(in lakhs of rupees)


1987-88 - 1993-94


South Eastern

1989-90- 1993-94



1989-90- 1993-94





6.     Provision of shunt capacitors

Railway Board issued instructions in April 1984, October 1986 and March 1988, to the Zonal Railways for planning the capacitor banks (shunt capacitors) at substations sufficiently in advance to avoid payment of penalties on account of low power factor.

Central Railway paid Rs.4.15 crores to MPEB during July 1988 to June 1991 on account of low power factor in respect of 9 traction sub-stations due to delay in installation of shunt capacitors. The Railway Administration paid Rs.98.26 lakhs as similar penalty during August 1991 to July 1993 because of failure to maintain the power factor despite installation of shunt capacitors at 8 traction sub-stations at a cost of Rs.2.07 crores. In Bombay Division, low power factor due to delay in installation of shunt capacitors necessitated payment of penalty charges of Rs.28.08 lakhs to MSEB during April 1992 to March 1994.

On Western Railway, despite the provision of shunt capacitors at a cost of Rs.3.96 crores, there was no significant improvement in the power factor and the Railway paid Rs.15.45 crores towards penal charges during 1989-90 to 1993-94. Non-improvement of power factor even after providing capacitors was attributable inter alia to improper metering equipment i.e. "Bivector" instead of "Trivector" provided at the sub-stations.

Northern Railway paid Rs.3.70 crores to UPSEB during 1988-89 to 1991-92 on account of penalty for low power factor because of delay in installation and unsatisfactory functioning of four shunt capacitors. This was in addition to the payment of Rs.4.11 crores upto 1988 pointed out in the Reports of the Comptroller and Auditor General of India for the years ended 1985 and 1988.

On Eastern Railway, despite installation of capacitor banks at Karamnasa and Sonenagar, penalty charges of Rs.6,23 lakhs were paid for the period April 1990 and August 1991. Subsequently, when the minimum power factor was raised from 0.80 to 0.85 by the Bihar State Electcity Board (BSEB), the capacitor banks failed to meet the enhanced requirements and the Railway paid penal charges of Rs. 108.29 lakhs for the period September 1991 to May 1994. The capacitor banks had not been replaced as of January 1995. On Kudra and Rafiganj due to non-installation of shunt capacitors penalty of Rs.65.11 lakhs was paid for the period April 1990 and to May 1994. Similar delay in providing shunt capacitor upto February 1991 necessitated payment of penalty of Rs. 15.16 lakhs by Liluah Workshop during 1986 to 1991.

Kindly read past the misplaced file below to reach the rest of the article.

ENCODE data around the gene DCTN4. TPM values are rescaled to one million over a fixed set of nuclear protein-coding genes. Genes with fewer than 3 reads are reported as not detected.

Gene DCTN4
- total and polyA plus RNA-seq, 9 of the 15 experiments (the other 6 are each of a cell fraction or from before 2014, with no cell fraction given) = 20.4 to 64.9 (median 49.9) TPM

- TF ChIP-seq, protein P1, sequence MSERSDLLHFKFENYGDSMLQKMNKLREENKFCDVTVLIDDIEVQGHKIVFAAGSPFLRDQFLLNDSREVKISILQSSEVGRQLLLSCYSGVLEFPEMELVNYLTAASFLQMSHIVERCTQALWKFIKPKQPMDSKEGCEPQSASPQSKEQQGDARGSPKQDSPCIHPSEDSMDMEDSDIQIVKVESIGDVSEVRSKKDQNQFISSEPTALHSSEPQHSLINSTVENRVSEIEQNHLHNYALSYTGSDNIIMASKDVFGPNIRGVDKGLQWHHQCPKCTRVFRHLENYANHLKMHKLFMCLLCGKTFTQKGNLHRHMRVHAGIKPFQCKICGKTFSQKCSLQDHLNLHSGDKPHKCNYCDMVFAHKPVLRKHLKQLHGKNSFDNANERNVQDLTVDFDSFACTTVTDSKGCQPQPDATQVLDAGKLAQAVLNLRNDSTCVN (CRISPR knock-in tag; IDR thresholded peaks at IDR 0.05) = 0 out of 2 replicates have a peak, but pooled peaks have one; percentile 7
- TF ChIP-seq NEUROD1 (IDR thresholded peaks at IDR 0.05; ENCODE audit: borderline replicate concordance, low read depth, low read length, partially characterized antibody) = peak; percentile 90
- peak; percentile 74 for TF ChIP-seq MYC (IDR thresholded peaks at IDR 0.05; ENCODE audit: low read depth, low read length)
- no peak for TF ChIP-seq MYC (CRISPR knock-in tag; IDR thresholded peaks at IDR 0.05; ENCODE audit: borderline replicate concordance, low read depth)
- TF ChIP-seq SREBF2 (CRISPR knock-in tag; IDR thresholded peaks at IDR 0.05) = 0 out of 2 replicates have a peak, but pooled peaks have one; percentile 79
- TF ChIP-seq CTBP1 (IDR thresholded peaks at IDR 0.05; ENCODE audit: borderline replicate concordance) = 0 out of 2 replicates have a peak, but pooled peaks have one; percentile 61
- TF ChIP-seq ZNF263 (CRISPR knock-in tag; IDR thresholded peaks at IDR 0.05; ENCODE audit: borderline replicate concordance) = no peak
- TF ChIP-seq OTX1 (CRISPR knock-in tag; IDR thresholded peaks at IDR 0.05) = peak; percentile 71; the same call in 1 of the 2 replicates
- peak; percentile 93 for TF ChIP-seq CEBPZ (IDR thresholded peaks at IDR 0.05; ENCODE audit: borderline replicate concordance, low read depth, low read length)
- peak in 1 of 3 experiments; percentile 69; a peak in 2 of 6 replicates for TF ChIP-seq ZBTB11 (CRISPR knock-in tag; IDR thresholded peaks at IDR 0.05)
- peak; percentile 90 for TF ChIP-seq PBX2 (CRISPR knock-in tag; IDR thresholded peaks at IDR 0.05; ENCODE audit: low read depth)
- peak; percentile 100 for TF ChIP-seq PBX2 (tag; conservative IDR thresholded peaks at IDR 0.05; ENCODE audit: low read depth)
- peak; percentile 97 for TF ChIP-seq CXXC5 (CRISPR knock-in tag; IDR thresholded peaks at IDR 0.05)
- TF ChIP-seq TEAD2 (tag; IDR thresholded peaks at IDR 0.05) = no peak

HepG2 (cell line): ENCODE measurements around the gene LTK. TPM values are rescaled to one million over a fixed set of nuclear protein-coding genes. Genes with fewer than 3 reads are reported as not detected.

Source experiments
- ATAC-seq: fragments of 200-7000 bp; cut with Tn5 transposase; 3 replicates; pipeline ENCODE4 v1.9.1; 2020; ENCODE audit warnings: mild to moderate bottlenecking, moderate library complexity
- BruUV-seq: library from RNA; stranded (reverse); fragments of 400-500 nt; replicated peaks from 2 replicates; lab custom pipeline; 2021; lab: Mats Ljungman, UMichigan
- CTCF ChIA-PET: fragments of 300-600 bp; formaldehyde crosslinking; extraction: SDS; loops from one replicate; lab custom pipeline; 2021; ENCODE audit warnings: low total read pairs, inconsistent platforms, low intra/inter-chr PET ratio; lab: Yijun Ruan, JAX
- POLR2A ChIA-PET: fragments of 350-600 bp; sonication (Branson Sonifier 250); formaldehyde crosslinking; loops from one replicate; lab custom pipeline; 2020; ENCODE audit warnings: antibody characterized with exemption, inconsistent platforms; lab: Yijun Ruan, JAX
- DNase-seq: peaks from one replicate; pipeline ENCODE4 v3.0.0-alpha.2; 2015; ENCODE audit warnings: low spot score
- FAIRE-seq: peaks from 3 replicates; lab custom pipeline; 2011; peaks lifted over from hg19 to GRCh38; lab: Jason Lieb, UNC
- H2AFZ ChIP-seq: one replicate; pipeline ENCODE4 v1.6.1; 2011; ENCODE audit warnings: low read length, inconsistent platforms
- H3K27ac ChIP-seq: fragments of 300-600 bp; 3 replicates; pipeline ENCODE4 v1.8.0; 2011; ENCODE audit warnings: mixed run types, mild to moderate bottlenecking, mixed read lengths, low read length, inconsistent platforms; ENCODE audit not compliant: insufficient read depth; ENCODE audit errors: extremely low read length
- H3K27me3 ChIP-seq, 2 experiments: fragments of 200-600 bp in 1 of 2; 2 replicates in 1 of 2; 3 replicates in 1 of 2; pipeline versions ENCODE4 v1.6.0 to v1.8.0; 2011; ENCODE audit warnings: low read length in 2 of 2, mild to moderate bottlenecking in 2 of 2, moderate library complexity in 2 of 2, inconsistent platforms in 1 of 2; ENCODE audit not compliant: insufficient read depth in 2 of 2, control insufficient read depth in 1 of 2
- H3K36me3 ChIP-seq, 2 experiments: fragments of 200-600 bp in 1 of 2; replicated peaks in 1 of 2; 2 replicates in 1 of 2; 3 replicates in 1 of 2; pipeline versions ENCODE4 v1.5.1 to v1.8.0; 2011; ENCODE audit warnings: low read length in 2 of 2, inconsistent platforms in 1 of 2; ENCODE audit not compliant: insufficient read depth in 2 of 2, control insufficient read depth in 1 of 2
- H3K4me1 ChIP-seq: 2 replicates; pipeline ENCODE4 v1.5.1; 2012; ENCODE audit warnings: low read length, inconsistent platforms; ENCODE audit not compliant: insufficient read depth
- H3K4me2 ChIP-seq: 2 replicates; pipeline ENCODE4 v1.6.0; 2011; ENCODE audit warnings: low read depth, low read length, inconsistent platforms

South Eastern Railway paid Rs.1.08 crores to MPEB upto December 1992 because of delay in commissioning of shunt capacitor banks at two traction substations of Nagpur Division. Even after commissioning of the capacitor banks at the above stations, the Railway paid penal charges amounting to Rs. 13.41 lakhs during the period from January to March/October 1993 because the power factor did not improve.

On Southern Railway, delay on the part of contractor in supply and erection of shunt capacitors at all traction sub-stations beyond the contracted period of November 1992 to December 1993, necessitated payment of penal charges amounting to Rs.25.25 lakhs for the period from January to December 1993 on account of low power factor.

7.     Avoidable extra expenditure due to delays in payment of bills

State Electricity Board tariffs stipulate that rebate can be availed on electricity bills if paid within the prescribed period mentioned therein. As a result of delays in processing the bills and payment after the prescribed date the Railways could not avail of the rebate and had to bear an avoidable expenditure resulting in loss of Rs.67.04 lakhs during 1989-90 to 1993-94 as detailed below:


(in lakhs of rupees)









South Central


*     relates to payment of surcharge due to delay

8.     Avoidable payment due to consumption of less energy than contracted demand